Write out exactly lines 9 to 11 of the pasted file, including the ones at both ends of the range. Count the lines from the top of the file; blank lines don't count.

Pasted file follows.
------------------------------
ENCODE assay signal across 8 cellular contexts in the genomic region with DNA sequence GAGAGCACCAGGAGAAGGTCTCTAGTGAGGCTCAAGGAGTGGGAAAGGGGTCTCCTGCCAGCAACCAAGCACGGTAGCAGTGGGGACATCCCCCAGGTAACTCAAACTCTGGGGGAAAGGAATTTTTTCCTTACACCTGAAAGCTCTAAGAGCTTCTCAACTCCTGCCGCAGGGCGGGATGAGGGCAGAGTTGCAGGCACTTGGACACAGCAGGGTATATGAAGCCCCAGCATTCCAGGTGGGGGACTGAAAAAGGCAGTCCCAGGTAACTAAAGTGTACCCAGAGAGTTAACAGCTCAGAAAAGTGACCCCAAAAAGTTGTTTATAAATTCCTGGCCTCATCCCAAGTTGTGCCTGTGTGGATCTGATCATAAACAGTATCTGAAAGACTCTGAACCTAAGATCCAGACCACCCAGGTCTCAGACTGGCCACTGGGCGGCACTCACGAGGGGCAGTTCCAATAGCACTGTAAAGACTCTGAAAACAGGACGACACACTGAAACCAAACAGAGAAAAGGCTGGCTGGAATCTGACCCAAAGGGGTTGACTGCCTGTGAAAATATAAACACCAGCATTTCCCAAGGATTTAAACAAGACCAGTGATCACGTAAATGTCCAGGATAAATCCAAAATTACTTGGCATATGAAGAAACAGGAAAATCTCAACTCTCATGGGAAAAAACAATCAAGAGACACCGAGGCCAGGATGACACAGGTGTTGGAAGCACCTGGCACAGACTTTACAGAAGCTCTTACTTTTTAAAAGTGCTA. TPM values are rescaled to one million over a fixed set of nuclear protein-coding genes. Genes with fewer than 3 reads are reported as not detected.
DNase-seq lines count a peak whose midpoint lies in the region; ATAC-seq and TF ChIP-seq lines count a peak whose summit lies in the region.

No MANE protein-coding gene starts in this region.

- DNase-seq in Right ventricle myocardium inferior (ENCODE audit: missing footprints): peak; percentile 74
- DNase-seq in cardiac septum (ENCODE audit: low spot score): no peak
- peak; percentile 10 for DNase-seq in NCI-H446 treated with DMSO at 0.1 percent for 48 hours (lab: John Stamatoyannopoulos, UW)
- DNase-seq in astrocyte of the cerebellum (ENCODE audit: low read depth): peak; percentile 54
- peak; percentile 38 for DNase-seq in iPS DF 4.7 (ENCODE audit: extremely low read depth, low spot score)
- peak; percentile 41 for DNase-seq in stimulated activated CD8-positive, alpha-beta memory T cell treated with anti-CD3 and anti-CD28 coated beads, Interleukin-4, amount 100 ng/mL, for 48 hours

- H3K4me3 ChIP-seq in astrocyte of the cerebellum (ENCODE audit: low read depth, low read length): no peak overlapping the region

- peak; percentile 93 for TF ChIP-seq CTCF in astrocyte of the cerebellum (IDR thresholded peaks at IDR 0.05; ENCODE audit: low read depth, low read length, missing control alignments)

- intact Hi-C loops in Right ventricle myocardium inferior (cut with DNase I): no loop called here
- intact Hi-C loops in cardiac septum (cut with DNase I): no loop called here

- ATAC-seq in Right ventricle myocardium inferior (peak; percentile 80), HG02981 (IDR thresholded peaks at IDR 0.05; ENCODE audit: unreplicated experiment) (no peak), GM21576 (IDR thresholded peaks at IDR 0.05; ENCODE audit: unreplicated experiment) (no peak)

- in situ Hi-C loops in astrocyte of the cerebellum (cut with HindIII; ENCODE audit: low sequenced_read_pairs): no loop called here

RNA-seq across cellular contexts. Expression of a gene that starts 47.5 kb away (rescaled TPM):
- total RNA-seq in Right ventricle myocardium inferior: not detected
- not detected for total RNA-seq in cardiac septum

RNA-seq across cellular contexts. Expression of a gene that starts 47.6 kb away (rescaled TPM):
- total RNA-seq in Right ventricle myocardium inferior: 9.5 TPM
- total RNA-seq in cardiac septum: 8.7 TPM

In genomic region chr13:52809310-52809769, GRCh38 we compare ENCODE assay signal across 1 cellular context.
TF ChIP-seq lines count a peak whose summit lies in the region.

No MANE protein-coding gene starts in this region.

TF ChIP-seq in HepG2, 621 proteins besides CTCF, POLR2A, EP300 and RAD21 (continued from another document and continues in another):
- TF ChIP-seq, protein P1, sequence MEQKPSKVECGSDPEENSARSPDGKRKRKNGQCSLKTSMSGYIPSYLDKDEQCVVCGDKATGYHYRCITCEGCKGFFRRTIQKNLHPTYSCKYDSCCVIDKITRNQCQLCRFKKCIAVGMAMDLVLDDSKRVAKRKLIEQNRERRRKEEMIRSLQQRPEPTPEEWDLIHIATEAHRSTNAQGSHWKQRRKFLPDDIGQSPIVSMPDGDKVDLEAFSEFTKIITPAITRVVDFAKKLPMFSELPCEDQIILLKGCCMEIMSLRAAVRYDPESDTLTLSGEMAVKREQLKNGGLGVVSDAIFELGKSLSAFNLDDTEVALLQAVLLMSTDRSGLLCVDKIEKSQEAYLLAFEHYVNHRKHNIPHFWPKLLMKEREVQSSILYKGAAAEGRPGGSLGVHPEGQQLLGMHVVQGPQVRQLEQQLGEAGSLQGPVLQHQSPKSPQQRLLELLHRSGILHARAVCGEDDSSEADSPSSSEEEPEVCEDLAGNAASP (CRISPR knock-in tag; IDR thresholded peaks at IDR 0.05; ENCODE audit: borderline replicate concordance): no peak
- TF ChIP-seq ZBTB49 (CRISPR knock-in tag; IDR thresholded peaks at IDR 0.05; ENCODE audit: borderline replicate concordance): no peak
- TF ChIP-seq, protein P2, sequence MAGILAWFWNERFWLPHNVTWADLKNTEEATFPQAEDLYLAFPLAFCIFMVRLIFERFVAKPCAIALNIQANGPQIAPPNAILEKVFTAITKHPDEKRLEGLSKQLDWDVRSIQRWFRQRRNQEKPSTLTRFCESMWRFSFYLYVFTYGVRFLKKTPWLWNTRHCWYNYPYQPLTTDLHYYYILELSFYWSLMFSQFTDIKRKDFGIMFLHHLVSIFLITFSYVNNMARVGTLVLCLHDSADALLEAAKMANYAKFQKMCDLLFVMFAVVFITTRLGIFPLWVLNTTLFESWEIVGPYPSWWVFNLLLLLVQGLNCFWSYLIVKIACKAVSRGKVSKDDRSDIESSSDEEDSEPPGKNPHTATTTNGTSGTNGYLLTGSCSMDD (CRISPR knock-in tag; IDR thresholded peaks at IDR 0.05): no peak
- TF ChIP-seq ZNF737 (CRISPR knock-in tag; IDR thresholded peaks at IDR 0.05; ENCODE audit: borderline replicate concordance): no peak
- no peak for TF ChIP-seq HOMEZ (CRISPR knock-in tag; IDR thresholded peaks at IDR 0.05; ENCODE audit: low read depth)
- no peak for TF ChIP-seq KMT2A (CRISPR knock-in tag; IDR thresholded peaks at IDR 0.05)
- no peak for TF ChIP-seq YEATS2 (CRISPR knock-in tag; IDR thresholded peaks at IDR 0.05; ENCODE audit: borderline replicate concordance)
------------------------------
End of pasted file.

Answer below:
- peak; percentile 41 for DNase-seq in stimulated activated CD8-positive, alpha-beta memory T cell treated with anti-CD3 and anti-CD28 coated beads, Interleukin-4, amount 100 ng/mL, for 48 hours

- H3K4me3 ChIP-seq in astrocyte of the cerebellum (ENCODE audit: low read depth, low read length): no peak overlapping the region

- peak; percentile 93 for TF ChIP-seq CTCF in astrocyte of the cerebellum (IDR thresholded peaks at IDR 0.05; ENCODE audit: low read depth, low read length, missing control alignments)